Berea College Appalachian Music Fellowship
Day 19, June 25, 2009
Today I gave my Music Fellowship research presentation at the Hutchins Library. Posted below is the beginning, a little autobiographical statement. . .
When I was a little girl, I used to wake up every work-day morning to the smell of bacon, fried eggs, biscuits and black coffee—the breakfast my mother daily cooked for my father. Sometimes I could hear my parents talking in the kitchen, but mostly I heard the kitchen radio, tuned to WIVK, Knoxville, from which the glorious twang of country music poured forth. My Daddy loved Merle Haggard and could sing the words to every song he recorded. My Mother was a George Jones fan.
I was fascinated with Loretta Lynn, Dolly Parton, Kitty Wells, Skeeter Davis, Jean Shepard, Tammy Wynette, and Connie Smith. I adored them, but I did not understand as a kid, that these women were still considered “girl singers” in the country music industry. I also did not understand that a generation of women in traditional and country music had preceded these current chart-toppers who sang so frequently in our little red kitchen. Women who had been forgotten, replaced, ignored, or silenced by the ever modern sounds of contemporary country music. Women like Cynthia May Carver known as Cousin Emmy, Molly O’Day, Lily May Ledford, Moonshine Kate, Patsy Montana, Lulu Belle Wiseman, even Maybelle and Sara Carter, just to name a few.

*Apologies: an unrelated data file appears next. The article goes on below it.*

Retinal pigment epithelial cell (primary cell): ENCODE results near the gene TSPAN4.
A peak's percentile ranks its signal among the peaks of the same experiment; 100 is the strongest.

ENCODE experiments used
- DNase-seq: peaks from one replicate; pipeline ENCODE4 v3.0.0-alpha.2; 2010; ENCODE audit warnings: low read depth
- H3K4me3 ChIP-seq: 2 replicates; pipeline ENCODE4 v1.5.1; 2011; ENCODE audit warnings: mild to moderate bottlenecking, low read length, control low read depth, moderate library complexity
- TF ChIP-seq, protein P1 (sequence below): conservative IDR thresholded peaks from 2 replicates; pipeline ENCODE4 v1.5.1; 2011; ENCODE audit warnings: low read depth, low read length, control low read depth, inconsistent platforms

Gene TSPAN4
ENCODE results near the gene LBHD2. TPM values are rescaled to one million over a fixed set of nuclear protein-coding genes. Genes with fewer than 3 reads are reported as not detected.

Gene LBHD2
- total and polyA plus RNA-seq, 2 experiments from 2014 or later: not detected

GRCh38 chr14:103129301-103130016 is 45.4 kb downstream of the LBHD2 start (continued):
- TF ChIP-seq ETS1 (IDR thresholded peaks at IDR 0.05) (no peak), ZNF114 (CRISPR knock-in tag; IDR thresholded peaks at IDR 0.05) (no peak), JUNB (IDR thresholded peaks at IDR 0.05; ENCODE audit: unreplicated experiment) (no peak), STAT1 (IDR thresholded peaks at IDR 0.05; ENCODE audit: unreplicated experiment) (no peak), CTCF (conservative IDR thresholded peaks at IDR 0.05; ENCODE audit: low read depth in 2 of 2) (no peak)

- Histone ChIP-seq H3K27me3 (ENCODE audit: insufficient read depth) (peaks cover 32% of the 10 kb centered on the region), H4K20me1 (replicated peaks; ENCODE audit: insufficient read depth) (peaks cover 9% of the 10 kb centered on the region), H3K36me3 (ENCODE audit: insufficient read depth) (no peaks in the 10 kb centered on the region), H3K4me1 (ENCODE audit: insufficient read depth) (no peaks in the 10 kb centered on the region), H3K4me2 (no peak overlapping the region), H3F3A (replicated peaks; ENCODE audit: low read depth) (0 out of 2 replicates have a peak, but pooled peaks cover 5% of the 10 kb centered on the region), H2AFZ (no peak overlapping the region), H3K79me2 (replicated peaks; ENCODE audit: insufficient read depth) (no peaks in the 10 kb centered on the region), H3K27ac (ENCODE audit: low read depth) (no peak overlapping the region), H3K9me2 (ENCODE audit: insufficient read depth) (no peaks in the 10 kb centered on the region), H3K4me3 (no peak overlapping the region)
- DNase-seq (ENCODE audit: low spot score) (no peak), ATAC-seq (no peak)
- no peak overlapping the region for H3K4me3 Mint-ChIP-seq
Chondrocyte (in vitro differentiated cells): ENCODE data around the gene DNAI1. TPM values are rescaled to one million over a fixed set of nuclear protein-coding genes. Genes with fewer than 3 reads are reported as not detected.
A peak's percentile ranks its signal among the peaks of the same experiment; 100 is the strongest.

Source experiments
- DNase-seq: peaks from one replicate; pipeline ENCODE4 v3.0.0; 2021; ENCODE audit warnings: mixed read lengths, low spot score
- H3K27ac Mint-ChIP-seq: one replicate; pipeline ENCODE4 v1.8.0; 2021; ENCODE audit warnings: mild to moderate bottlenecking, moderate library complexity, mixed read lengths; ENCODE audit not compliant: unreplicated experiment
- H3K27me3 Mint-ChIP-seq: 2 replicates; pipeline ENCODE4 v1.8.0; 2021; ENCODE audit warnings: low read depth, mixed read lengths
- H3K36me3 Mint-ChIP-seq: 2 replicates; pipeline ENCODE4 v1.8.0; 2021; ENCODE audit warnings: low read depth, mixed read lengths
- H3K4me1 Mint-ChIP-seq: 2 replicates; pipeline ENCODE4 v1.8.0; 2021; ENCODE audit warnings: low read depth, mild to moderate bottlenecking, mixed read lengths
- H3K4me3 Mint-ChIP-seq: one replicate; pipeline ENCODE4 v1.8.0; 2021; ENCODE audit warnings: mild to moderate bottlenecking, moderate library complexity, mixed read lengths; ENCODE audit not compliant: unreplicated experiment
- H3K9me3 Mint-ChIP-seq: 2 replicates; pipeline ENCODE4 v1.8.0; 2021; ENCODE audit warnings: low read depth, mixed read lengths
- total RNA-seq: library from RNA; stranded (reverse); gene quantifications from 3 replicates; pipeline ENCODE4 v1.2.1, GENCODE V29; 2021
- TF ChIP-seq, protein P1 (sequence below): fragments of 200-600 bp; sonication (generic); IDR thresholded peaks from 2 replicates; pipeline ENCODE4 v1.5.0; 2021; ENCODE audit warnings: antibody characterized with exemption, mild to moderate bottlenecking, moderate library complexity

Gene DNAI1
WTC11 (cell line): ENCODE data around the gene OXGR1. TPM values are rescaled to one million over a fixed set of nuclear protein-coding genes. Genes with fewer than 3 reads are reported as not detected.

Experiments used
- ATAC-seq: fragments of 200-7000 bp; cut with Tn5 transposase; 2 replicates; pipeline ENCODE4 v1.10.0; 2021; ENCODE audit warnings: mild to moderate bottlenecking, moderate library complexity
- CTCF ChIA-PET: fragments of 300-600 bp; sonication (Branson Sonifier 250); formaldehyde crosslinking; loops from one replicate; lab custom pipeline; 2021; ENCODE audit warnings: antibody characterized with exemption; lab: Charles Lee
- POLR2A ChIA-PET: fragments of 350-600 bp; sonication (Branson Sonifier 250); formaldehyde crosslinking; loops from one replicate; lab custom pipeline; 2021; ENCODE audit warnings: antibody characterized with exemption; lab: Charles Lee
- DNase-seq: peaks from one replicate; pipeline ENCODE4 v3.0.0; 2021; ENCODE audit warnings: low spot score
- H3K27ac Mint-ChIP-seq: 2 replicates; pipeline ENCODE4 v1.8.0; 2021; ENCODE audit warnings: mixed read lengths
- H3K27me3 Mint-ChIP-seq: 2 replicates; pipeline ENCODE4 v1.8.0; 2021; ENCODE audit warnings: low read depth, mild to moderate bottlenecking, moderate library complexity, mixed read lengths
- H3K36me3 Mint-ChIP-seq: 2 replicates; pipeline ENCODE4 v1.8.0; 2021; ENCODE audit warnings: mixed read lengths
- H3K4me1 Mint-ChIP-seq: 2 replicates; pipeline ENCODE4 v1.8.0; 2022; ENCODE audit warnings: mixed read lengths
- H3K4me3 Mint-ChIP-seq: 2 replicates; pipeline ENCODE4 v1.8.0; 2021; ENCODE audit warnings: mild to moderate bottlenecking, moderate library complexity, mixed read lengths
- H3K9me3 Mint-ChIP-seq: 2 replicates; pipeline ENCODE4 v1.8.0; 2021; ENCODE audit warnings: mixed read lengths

At about the same time that I’m waking up to country music, my family is also watching it on television. In 1963, Doyle and Teddy Wilburn debuted their syndicated country music variety show on television. In addition to the joy of seeing and hearing Loretta Lynn (who was Teddy and Doyle’s “girl singer”) with her big hair, big dresses, big guitar and big voice, I was spellbound when the Wilburn Brothers sang their 1963 hit, “Knoxville Girl.”
At 8-years-old, I thought this was a true story that had happened in my hometown. I fretted about it, worried that every time we crossed the Henley Street or Gay Street Bridge I might see some dreadful man swinging some poor woman by the hair and throwing her into the Tennessee River. My grandmother, a bossy and sensible woman, told me finally to quit watching so much TV, and that “Knoxville Girl” was just a made-up story; it was, as she described it, just one of “them awful ole killing songs.”
But it was too late. I’ve been haunted by women country singers and murder ballads ever since.